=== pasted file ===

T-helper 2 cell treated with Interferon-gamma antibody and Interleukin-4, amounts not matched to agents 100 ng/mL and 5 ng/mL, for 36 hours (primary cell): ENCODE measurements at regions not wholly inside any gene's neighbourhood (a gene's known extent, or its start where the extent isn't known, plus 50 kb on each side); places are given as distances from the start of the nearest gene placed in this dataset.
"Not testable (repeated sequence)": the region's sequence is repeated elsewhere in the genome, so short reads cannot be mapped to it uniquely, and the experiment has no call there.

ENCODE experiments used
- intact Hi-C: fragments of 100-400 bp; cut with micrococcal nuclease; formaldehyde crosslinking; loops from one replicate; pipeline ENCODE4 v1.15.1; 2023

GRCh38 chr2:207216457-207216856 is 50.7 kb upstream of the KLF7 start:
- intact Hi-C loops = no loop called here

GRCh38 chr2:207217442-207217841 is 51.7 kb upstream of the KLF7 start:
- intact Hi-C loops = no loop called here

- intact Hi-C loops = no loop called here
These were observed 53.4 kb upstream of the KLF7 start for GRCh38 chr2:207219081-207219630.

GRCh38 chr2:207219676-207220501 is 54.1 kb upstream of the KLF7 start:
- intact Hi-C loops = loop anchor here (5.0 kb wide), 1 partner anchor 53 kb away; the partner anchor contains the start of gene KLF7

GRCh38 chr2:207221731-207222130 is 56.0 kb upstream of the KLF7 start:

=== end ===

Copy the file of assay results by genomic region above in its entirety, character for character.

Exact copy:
T-helper 2 cell treated with Interferon-gamma antibody and Interleukin-4, amounts not matched to agents 100 ng/mL and 5 ng/mL, for 36 hours (primary cell): ENCODE measurements at regions not wholly inside any gene's neighbourhood (a gene's known extent, or its start where the extent isn't known, plus 50 kb on each side); places are given as distances from the start of the nearest gene placed in this dataset.
"Not testable (repeated sequence)": the region's sequence is repeated elsewhere in the genome, so short reads cannot be mapped to it uniquely, and the experiment has no call there.

ENCODE experiments used
- intact Hi-C: fragments of 100-400 bp; cut with micrococcal nuclease; formaldehyde crosslinking; loops from one replicate; pipeline ENCODE4 v1.15.1; 2023

GRCh38 chr2:207216457-207216856 is 50.7 kb upstream of the KLF7 start:
- intact Hi-C loops = no loop called here

GRCh38 chr2:207217442-207217841 is 51.7 kb upstream of the KLF7 start:
- intact Hi-C loops = no loop called here

- intact Hi-C loops = no loop called here
These were observed 53.4 kb upstream of the KLF7 start for GRCh38 chr2:207219081-207219630.

GRCh38 chr2:207219676-207220501 is 54.1 kb upstream of the KLF7 start:
- intact Hi-C loops = loop anchor here (5.0 kb wide), 1 partner anchor 53 kb away; the partner anchor contains the start of gene KLF7

GRCh38 chr2:207221731-207222130 is 56.0 kb upstream of the KLF7 start: